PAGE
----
The grapes are all estate grown and all the wines are made entirely from Chardonnay and/or Pinot Noir. Approximately 80% of Roederer's production is their Multi Vintage Brut but they also make a Multi vintage Brut Rosé, a vintage reserve L'Ermitage and vintage reserve L'Ermitage Rosé. The Roederer bubblies are all made in the traditional Méthode Champenoise and the tasting room appeared to be a very popular stop for folks passing through the Anderson Valley.

Just down the road a bit was Toulouse Vineyards - a small family owned and operated winery that produces give or take 5,000 cases annually. Were it not for our B&B tip, we would never have stumbled upon Toulouse. Of that, I'm sure. It was a treat that we did, however. Being a small operation, our tasting was actually with Rita, the assistant winemaker, and we ended up chatting with owner/winemaker Vern Boltz as well as he was passing by and was within earshot of our incessant questions. We tried all eight of the wines they had to offer: three Pinot Noirs, a Rosé and four whites, being Pinot Gris, Riesling, Gewürztraminer and a blend. The Pinot Noirs are Toulouse's stars though and a vast majority of their vines planted are Pinot Noir.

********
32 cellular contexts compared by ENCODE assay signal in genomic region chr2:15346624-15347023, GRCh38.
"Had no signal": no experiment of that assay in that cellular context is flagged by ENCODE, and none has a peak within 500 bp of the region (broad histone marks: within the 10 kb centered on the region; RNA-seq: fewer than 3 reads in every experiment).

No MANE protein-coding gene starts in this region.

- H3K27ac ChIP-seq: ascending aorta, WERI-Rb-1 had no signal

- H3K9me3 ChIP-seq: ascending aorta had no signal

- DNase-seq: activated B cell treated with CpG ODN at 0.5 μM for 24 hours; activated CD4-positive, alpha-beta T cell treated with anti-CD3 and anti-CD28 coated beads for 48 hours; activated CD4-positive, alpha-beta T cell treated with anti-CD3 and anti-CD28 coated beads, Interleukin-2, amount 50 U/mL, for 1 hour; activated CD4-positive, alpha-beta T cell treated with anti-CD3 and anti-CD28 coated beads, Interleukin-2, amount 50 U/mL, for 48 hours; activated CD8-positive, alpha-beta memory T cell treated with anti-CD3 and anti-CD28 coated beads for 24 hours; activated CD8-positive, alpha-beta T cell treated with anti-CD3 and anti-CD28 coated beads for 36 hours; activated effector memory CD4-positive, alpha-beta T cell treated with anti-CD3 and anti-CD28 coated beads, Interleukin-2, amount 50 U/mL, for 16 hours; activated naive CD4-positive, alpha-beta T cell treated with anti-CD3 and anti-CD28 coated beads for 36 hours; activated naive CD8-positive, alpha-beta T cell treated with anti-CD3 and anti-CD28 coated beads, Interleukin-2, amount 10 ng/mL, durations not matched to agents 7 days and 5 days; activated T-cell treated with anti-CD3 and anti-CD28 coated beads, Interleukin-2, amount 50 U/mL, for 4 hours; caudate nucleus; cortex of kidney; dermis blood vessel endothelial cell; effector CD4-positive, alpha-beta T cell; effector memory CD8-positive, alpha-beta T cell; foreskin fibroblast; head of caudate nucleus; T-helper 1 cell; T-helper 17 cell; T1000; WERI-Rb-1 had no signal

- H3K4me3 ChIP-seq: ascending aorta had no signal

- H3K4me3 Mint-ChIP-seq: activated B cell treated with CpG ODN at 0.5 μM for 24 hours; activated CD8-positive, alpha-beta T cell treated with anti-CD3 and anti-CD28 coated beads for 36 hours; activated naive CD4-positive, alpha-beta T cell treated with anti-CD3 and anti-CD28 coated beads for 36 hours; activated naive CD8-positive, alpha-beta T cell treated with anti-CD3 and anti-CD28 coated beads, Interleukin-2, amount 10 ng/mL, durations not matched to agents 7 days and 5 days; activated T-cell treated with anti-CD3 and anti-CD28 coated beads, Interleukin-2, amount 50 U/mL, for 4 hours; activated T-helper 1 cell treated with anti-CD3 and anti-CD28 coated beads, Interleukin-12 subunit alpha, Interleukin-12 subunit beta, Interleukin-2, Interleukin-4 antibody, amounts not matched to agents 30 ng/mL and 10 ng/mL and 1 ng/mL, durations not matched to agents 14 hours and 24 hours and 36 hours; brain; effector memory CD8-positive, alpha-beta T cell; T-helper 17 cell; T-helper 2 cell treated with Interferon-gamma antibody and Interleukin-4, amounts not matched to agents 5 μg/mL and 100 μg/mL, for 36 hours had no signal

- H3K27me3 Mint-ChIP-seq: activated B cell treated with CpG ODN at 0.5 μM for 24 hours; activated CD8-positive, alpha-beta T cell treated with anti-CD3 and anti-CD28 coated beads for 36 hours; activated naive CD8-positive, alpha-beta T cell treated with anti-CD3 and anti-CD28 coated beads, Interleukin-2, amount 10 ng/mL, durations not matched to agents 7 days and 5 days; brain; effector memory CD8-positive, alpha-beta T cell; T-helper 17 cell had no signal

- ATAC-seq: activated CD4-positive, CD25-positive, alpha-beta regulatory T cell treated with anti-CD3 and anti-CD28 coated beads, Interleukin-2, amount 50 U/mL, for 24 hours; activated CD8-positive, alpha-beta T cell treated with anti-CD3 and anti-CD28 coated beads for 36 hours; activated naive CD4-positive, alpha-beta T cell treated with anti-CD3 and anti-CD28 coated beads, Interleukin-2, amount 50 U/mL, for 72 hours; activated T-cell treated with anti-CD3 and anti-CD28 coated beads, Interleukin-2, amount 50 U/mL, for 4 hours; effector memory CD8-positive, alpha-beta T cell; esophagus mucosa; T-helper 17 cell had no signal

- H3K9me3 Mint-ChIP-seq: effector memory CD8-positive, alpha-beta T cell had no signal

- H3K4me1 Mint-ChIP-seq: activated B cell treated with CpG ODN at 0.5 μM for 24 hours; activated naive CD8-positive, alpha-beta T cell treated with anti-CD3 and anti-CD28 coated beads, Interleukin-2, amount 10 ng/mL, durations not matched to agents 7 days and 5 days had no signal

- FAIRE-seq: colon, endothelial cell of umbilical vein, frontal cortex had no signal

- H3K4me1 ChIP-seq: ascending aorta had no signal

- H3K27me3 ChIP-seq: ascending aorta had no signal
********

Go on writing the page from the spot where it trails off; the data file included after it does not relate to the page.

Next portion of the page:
The estate was bare land when the Boltz's purchased the property in 1997 and their first wines produced hailed from the 2002 vintage. So, my guess is that there's plenty more to come. You'd never mistake Toulouse's rustic building and tasting room for the sophistication and money behind Roederer but their friendly demeanour was equally as welcoming.